Even before the coronavirus pandemic, technologies such as artificial intelligence (AI), machine learning, data analytics and cloud computing had been growing rapidly over the years (even decades). But in the short space of just seven months they have become essential in today’s society amid the current global health crisis. With such a driving force behind these technological adaptions, demand has grown exponentially for both jobs and individuals with the skills and knowledge which meet the needs of digitally transformed industries and sectors. In fact, in 2018 it was reported that the demand for AI skills had more than doubled since 2015, with the number of job postings up by 119 percent, according to online jobs portal Indeed.
Machine learning engineer
This specific branch of artificial intelligence is ideal for those who have a passion for computer science and desire a career in a fast-moving and exciting industry. Machine learning engineers use big data to create complex algorithms to ultimately program a machine (such as a self-driving car or digital voice assistant) in order to perform and carry out tasks like a human. Economic forecasting, image recognition and natural language processing are implemented so that the machine can learn and improve without human interference.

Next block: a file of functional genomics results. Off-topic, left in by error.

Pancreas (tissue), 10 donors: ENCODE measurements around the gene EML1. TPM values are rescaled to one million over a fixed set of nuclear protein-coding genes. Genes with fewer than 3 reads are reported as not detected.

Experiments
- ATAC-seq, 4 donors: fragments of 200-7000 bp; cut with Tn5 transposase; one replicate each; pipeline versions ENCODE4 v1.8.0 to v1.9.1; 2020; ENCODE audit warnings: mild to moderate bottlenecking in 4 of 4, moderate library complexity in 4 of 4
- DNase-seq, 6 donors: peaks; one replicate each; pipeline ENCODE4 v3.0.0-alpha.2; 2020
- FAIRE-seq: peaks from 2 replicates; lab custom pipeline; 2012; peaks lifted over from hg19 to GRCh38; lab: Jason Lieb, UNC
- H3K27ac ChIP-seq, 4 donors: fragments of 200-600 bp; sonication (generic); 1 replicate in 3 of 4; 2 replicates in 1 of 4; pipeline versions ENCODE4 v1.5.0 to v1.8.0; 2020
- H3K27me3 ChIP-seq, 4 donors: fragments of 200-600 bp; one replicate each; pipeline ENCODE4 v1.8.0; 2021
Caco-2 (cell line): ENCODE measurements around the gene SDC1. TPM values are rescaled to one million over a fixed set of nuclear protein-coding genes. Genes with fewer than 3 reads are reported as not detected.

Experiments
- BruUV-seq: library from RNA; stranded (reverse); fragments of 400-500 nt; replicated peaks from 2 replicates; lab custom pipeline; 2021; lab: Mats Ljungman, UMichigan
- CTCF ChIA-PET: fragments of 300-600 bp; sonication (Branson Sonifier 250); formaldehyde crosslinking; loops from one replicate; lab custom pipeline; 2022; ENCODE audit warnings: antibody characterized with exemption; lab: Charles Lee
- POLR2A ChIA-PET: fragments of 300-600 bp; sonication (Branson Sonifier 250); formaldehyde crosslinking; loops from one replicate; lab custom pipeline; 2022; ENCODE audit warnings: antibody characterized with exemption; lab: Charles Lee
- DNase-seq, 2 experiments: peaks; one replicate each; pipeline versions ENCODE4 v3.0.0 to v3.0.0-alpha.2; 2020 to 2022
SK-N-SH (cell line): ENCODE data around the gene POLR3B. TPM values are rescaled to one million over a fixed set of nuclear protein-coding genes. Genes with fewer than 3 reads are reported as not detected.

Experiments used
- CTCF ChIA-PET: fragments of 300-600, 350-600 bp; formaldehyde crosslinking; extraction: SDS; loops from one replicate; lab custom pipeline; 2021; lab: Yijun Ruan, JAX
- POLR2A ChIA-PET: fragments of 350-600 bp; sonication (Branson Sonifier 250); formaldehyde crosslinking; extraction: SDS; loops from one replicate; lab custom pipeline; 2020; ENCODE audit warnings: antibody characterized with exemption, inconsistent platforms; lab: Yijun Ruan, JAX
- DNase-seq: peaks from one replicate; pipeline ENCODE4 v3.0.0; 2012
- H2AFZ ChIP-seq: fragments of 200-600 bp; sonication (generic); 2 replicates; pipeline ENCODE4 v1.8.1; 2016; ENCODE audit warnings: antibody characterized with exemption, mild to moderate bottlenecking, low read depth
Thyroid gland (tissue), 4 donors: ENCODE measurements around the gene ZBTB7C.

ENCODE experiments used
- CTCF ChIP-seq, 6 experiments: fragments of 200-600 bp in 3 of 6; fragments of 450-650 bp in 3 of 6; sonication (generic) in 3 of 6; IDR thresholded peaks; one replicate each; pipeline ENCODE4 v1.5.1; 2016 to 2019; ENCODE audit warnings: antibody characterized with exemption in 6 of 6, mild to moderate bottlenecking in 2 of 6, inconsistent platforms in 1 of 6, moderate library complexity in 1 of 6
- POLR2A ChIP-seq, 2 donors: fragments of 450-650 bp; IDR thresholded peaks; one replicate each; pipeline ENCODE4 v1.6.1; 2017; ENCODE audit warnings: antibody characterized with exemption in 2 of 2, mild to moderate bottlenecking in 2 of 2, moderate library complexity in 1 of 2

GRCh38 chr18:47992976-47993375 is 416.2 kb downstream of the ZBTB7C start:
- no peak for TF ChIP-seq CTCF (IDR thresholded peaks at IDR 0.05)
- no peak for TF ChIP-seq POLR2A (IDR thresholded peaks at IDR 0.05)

UX (User eXperience) designers are concerned with the ‘behind-the-scenes’ design of ensuring software, websites, or apps meet the consumers’ habits, motivations, behaviors and needs. With more and more businesses turning to digital platforms to promote and sell their products or services, it’s never been so important to ensure the user journey and experience is the best it can be.
As technology continues to evolve at a rapid pace, robotics engineers are having to constantly analyze, reevaluate, configure, test and maintain the prototypes, robotic components, integrated softwares and machines they create for the manufacturing, mining and automotive service industries, among others. It is a highly technical job which requires patience and rational thinking. Over the next few years, it’s likely that we’ll see a number of new and innovative ways in which modern technologies help society and business function – particularly in healthcare.
Dubbed the ‘sexiest job of the 21st century’, data science jobs aren’t new and emerging like other tech jobs such as cloud computing engineers (more on them later), or machine learning engineers, but they’re still the hidden gem within any company and will continue to be. As businesses and organizations collect and use more data every day, the demand for skilled experts has skyrocketed. With opportunities to work in practically every sector and industry, from IT to entertainment, manufacturing to healthcare, it’s the responsibility of data scientists to compile, process, analyze and present data for an organization in order for it to make more informed decisions.
Over the last few months, cloud computing has become a must-have for those working remotely. At the same time, organizations have been frantically hiring those with the skills and knowledge who can migrate processes, implement the necessary infrastructures and perform cloud-related tasks. Cloud engineers are often titled under different roles, including solutions architects, cloud developers and sysops engineers. In some instances, the roles and responsibilities will vary, but the overall responsibility of a cloud engineer is to plan, monitor and manage an organization’s cloud system, such as Google Cloud, Microsoft 365, and Slack, to name but a few.